Kitty Felde Washington, D.C. Correspondent
Kitty Felde is KPCC's Washington, D.C. Correspondent.
Before moving to the nation's capital, Kitty hosted KPCC's "Talk of the City" from 1997-2006.
In addition to her work in Los Angeles, Felde has reported from Africa and The Hague on AIDS and the war crimes tribunals for Rwanda and Bosnia.
When Felde puts down her microphone, she puts on her pointed shoes in ballet class. She's also an award-winning playwright. Her work has been produced at the National Theater in Washington, D.C., and at various theaters in New York and Los Angeles. If you look very closely in Woody Allen's "Radio Days," you'll spot her playing the role of Mrs. Riley.
Stories by Kitty Felde
In the six years since Hurricane Katrina battered the Gulf Coast, the federal government has worked to improve its disaster response. Now on the list for federal aid is an institution everyone knows: the local library.
This morning's news that “certain state-owned investment institutions of the People's Republic of China'' are interested in spending money on the Dodgers sounds very familiar.
I jaywalked. Without thinking about it, I crossed a busy street in the middle instead of walking 50 feet to the signal. What was I thinking?
Now that a citizens’ commission has approved new Congressional districts, many veteran politicians find themselves running against each other. But a pair of southern California Latinas found a way out of their conundrum.
Safety officials in Washington say there were multiple causes for last September’s deadly San Bruno pipeline blast. But the National Transportation Safety Board says the blame rests with Pacific Gas and Electric and the California regulators.
The National Transportation Safety Board examined the causes of last year’s deadly San Bruno pipeline explosion Tuesday.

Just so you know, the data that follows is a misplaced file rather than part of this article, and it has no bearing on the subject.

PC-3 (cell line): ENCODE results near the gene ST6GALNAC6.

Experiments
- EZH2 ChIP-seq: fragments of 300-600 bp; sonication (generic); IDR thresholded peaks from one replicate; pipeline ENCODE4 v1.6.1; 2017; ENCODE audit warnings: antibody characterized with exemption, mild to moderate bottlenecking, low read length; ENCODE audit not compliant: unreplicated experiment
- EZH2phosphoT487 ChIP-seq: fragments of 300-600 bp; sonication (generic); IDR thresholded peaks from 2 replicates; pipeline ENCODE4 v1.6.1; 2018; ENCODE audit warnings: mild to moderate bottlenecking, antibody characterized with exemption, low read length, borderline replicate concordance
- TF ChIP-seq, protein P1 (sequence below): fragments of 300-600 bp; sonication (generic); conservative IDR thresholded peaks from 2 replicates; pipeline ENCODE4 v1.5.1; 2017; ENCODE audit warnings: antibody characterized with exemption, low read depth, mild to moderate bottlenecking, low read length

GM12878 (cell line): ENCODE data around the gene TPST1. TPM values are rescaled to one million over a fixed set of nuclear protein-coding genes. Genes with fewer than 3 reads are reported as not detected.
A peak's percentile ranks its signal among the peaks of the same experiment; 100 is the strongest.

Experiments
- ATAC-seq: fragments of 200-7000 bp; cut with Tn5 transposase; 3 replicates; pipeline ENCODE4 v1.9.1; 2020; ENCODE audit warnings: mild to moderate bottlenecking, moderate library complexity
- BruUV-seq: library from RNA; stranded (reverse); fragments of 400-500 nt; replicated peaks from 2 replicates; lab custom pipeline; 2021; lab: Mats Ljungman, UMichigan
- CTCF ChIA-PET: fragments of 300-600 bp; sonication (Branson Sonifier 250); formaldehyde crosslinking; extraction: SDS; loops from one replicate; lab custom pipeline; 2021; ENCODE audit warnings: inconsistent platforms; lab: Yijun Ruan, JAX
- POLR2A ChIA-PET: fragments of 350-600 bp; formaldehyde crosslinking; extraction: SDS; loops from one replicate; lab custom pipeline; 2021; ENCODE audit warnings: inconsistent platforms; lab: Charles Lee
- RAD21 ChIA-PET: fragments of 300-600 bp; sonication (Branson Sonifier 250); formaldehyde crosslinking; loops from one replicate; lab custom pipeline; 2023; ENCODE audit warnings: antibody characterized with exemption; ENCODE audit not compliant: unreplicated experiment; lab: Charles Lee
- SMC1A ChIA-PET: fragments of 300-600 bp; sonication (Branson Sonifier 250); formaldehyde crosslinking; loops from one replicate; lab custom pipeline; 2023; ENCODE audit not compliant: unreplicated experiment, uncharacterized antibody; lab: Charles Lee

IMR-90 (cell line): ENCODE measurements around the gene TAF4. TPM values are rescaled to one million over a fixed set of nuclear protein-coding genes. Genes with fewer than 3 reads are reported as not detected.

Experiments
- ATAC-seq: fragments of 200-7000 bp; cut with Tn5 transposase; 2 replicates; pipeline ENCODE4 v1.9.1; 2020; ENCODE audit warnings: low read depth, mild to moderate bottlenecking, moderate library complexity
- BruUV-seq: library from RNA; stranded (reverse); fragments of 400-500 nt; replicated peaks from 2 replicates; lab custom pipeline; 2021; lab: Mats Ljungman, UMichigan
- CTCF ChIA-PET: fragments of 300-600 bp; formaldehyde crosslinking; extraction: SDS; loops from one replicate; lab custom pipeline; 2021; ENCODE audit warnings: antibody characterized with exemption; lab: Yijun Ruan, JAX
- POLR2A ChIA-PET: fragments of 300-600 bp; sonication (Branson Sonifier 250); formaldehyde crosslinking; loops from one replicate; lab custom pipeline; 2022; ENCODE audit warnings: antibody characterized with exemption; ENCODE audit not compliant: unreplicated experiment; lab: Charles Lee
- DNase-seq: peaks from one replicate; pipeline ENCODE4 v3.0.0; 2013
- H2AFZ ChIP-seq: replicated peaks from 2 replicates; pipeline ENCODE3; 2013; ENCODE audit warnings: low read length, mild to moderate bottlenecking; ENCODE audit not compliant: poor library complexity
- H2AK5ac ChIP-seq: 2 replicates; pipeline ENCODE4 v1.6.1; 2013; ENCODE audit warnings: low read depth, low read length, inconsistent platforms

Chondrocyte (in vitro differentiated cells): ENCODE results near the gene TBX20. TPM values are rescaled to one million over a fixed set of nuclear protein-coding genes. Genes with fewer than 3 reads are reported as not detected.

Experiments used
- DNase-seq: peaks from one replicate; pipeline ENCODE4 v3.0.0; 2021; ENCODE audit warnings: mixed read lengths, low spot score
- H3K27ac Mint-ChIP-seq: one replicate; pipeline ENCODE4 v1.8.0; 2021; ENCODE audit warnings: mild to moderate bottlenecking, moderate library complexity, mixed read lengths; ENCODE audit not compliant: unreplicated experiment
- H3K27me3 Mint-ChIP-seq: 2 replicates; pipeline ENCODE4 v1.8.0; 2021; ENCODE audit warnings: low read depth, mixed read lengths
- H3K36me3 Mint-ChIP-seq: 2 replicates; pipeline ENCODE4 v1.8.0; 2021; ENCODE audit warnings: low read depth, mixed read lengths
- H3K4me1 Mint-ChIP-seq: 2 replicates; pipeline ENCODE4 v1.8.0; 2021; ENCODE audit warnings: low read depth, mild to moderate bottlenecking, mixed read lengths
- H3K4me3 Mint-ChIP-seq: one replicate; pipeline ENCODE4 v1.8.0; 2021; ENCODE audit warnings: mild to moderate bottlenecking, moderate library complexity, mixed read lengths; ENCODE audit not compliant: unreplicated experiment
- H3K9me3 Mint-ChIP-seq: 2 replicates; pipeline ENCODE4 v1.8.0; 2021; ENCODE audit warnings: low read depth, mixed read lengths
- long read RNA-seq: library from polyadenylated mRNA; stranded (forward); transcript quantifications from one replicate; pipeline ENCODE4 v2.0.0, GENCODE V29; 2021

It was an amazing experience, this first hurricane. Or tropical storm, actually, by the time it got up here to New England. But the winds were strong enough to knock out power to a third of the state of Maine and wash out roads and bridges, isolating the communities near Rangeley Lake - an area we'd visited just Wednesday.
We've been in Maine the past two weeks on vacation. The plan was to drive south to DC on Saturday and Sunday via I-95. If that sounds familiar, it should. It's the path Hurricane Irene has been following as it travels up the east coast.
When Congress returns to Washington after Labor Day, lawmakers will take up funding for the Federal Aviation Administration. The agency is running on temporary funding while Democrats and Republicans slug it out over side issues. The FAA fight isn’t the only transportation battle ahead.
The same day Rep. Xavier Becerra was named to a bipartisan deficit reduction committee, a D.C. lobbying firm announced a $1,500 a head fundraiser for the L.A. Democrat. Now, a government watchdog group is crying foul.
He was on everybody’s short list, but now it’s official: Democratic Congressman Xavier Becerra of Los Angeles has been named to the so-called “super committee." Becerra joins two Democratic House veterans on the deficit reduction super committee: James Clyburn of South Carolina and Chris Van Hollen of Maryland.
What’s the most deadly month for drivers? August. And texting while driving isn't making it any safer.
Republican leaders in the House and Senate today announced their six choices for the so-called “super committee."
Usually, when the President leaves town, you can track his progress by the trio of large helicopters that leave the White House, travel down the Potomac, turn left at the Anacostia, and head out to Andrews Air Force Base.
Just got the bright pink birth announcement from Democratic Congressman Brad Sherman: Lucy Rayna made her appearance in the world yesterday at a DC hospital (though the announcement insists she's really a Valley girl).